Digital color cameras are made out of a monochrome sensor, with a color filter on top. Each pixel only measures a light in a single color: red, green or blue. The resulting image is a gray scale image as displayed above, where each pixel represents either red, green of blue light. Color cameras have twice as many green pixels as red of blue, because our eyes are most sensitive to green light, so we need the most detail in that channel.
These rastered gray scale pixels have to be mixed in order to create a proper RGB (red, green, blue) image. Common artifacts of such a mixture are colored edges and so called zipper effects. These are clearly visible in the right part of the image above. In order to overcome this issue we downscale the image with 50%. After all, a (general) RGB pixel contains 3 x 8 bits of data, while the sensor has only measured 1 x 8 bits for each pixel. When the image is down scaled with 50%, each pixel will have 4 x 8 bits of data available (1 x 8 bits red + 2 x 8 bits green + 1 x 8 bits blue).
In the images below you see: (1) The original bayer image; the same as the one in the image above, but now it is color coded. (2) A default debayer result; the same as the RGB image above, but 50% down scaled RGB image. (3) Is the method previously used by Kubiko. Demosaicing and downscaling are combined and executed on the GPU. This reduces the amount of color / zipper artifacts and it is an order of magnutide faster than on a CPU. (4) Is the result of the exact same method as no. 3, but with debayer filters which have been trained using deep learning.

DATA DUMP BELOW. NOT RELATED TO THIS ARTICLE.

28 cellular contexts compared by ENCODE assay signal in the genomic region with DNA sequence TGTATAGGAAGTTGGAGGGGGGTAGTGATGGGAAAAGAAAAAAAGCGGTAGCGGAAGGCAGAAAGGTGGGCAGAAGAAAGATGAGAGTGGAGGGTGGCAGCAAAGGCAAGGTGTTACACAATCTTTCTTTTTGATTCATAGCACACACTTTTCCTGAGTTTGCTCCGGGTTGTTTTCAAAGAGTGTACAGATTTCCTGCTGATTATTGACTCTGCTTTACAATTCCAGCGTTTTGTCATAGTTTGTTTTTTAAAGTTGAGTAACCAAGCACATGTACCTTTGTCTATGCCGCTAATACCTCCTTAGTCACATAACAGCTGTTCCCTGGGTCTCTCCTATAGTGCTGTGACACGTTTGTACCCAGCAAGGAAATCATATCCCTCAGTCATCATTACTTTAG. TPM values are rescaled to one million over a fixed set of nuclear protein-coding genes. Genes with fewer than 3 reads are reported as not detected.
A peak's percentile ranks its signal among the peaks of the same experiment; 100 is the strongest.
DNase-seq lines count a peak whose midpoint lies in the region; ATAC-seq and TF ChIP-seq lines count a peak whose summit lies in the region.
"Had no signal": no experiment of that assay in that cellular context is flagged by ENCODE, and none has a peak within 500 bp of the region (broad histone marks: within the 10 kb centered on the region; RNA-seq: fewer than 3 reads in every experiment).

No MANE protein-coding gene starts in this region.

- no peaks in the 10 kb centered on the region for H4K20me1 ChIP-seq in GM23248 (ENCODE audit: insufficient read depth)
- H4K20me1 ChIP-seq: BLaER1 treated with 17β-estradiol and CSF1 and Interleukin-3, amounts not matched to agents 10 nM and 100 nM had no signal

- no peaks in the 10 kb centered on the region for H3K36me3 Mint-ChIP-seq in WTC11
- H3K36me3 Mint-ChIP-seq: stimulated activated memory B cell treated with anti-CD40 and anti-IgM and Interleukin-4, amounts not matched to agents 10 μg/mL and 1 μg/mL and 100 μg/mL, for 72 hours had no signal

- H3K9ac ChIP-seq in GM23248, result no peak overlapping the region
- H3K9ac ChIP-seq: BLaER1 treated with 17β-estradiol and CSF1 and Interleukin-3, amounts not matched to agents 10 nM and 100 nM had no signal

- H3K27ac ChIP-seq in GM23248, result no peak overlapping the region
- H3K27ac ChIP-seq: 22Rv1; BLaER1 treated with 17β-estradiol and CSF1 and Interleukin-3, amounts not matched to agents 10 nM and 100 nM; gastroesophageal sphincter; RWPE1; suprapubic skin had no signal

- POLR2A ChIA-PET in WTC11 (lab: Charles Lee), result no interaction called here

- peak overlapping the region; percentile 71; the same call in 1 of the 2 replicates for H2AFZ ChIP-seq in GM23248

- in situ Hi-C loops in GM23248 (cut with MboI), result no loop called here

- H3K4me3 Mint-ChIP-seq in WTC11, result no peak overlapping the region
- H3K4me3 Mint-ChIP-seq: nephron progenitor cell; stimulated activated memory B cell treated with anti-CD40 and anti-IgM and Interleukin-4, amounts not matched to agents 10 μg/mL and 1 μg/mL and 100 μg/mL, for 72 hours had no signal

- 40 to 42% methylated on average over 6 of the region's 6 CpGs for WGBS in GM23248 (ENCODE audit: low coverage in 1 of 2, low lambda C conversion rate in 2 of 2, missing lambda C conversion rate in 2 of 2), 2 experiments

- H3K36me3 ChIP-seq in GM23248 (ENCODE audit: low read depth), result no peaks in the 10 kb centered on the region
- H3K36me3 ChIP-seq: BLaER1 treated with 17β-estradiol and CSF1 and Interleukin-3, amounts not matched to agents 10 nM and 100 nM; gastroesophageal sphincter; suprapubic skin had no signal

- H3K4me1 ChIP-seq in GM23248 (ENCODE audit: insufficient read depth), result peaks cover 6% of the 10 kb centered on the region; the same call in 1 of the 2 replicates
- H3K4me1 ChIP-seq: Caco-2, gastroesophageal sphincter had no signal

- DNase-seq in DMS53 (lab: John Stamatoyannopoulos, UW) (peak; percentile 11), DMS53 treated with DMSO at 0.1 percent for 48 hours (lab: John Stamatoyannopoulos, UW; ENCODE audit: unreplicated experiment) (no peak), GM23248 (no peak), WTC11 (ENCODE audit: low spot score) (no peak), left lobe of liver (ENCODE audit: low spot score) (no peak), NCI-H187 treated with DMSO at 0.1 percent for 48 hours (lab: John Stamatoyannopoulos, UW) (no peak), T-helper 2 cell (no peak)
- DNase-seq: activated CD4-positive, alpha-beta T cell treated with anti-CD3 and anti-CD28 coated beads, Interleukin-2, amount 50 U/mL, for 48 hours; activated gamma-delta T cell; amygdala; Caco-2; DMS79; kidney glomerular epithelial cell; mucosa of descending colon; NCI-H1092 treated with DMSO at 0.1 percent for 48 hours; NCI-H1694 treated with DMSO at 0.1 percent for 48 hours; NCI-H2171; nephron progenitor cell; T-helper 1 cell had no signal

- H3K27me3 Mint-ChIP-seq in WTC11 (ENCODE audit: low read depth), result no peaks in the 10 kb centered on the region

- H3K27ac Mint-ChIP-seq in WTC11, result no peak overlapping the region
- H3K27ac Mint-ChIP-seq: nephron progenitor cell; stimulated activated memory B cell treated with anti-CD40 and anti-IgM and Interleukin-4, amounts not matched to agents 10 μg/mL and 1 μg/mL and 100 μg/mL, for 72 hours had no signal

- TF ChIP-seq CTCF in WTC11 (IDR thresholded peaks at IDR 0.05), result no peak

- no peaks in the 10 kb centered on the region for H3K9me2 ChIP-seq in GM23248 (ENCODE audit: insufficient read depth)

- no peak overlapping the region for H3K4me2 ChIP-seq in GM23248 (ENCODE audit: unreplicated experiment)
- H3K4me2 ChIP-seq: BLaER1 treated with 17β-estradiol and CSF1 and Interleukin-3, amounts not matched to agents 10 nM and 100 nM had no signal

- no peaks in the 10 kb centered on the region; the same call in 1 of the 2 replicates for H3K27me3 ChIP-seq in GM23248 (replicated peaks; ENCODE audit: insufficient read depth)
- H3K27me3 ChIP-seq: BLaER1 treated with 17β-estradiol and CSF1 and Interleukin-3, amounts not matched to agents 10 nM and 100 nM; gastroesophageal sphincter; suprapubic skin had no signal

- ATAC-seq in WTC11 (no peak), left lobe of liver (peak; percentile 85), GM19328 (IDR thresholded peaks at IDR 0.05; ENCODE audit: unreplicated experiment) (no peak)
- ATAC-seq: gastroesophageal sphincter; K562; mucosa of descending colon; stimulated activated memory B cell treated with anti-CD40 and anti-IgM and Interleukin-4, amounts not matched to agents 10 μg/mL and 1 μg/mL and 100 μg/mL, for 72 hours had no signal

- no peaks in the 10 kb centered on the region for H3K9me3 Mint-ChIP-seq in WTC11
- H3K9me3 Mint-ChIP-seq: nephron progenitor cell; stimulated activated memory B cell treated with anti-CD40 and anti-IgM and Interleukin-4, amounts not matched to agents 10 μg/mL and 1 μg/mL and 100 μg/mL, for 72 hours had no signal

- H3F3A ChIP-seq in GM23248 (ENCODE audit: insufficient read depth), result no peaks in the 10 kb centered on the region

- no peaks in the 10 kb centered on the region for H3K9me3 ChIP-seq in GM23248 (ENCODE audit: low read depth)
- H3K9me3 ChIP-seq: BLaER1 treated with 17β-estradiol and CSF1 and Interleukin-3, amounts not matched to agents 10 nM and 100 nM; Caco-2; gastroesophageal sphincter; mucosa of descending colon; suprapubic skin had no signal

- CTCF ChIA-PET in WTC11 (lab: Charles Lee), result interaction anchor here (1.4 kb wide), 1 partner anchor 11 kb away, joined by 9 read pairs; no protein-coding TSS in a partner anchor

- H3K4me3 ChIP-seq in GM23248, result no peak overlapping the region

The image below shows the resulting image filters after training on many Bayer images which were synthesized from a large set of photographs. It is a convolutional filter per color channel with step size (stride) of 2×2. The darker the pixel, the more its original bayer value is used for the resulting RGB pixel.
The green filter is pretty straight forward, but the red and blue filters have converged to an interesting pattern. The center pixel (which is actually a green pixel in the bayer image) is used quite heavily for the resulting RGB pixel. This increases the amount of detail in the resulting image as it removes aliasing, but it also introduced color bleed; it would make green regions less green. I.e. if an area is purely green, the red and blue channel would also receive some value. To overcome this issue, some green has to be subtracted from the red and blue channel again. And indeed, you can see that the green pixels left and right from the two red pixels (and above and below the two blue pixels) have a negative value, and thus are subtracted to balance out the colors.